James McKeown, aka Hawksmoor

James McKeown, aka Hawksmoor, on the first and last albums he bought, and an all-time favourite


Syd Barrett
(Harvest, 1970)

“When I got a CD player in the early 90s, this was the first album I bought. Though more evident on ‘The Madcap Laughs’, there is undeniably a voyeuristic quality throughout of listening to a mind starting to unravel. The songs are surreal, laconic, eerie, subtly lysergic, very English, and the arrangements have a wonderful off-kilter detachment due to the fragmented nature of the recording process.”


Holy Tongue
‘Deliverance And Spiritual Warfare’
(Amidah, 2023)

“I recently heard an interview with Valentina Magaletti and bought this album on spec, without immediately streaming any samples, as I wanted to experience it fresh. I wasn’t disappointed. It’s a hypnotic blend of diverse influences ranging from organic percussion mixed with drones to subtle electronica, post-punk, jazz and elements of experimental, heavyweight dub sound systems straight from the Black Ark. It also features the legendary improviser Steve Beresford on prepared piano.”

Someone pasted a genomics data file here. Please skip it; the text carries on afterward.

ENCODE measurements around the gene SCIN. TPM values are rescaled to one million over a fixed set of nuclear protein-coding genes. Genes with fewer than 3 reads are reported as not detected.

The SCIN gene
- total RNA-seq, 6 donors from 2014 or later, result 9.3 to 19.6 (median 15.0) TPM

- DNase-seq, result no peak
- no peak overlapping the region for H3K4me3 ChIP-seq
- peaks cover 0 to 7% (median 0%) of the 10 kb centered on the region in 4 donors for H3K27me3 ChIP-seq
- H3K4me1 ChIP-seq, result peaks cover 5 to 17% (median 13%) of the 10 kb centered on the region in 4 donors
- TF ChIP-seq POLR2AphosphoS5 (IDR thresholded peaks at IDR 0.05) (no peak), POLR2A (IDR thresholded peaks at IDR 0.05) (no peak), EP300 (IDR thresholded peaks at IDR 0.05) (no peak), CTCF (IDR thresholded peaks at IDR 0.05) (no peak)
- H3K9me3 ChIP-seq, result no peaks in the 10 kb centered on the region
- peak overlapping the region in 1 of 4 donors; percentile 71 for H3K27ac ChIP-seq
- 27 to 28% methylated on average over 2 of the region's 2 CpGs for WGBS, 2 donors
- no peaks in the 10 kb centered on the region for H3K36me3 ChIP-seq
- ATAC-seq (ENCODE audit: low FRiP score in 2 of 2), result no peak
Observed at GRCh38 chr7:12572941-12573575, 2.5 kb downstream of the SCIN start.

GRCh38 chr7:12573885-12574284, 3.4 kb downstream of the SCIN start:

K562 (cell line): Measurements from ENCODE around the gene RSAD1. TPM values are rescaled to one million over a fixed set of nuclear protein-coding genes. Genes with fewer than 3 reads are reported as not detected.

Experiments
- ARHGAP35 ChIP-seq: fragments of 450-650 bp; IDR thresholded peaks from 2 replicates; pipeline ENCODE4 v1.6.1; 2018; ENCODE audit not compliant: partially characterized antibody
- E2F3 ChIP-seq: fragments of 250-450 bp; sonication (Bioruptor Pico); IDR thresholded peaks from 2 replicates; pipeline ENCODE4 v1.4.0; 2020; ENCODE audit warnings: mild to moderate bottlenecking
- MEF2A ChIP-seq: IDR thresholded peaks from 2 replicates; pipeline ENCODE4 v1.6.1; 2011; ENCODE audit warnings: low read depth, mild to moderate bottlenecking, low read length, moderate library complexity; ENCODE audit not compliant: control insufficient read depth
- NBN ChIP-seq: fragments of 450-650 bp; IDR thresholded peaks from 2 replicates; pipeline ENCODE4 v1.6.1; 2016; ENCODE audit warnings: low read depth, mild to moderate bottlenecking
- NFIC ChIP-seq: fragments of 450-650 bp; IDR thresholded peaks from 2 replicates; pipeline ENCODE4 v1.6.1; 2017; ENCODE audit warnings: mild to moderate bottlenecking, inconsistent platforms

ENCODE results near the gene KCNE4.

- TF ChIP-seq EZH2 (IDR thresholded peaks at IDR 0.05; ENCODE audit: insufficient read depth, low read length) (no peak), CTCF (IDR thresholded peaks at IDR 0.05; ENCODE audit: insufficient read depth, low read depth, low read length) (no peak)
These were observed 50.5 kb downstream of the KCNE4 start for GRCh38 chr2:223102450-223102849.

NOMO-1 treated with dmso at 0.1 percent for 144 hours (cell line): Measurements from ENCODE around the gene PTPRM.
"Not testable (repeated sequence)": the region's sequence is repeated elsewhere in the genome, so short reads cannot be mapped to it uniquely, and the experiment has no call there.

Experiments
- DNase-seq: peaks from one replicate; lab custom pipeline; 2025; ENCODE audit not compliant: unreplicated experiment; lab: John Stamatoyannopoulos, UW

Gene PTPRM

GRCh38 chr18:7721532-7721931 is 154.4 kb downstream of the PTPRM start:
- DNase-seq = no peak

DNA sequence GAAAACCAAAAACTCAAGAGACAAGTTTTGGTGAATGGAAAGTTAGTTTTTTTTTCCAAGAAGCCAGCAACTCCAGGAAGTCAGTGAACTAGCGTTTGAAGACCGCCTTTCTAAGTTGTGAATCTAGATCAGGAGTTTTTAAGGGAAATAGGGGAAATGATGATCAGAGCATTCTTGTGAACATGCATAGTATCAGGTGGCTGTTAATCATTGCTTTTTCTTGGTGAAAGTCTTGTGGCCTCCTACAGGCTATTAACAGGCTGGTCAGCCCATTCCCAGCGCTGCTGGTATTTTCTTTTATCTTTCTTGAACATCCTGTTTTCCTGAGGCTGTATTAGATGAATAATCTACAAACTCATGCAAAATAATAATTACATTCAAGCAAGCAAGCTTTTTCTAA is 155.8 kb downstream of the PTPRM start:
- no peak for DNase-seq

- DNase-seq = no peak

Michael Rother
(Sky, 1979)

“The simplicity of this album – and the initial trilogy of Rother solo albums – is the key to its longevity. A suite of songs based on an evolving melody, Rother uses a simple palette of elegant guitars playing minimal motifs, combined with subtle electronic instrumentation and paced by Can’s Jaki Liebezeit – the ‘human metronome’. It was recorded and produced by Conny Plank. It’s ‘cat music‘ – cerebral and heady cat music.”

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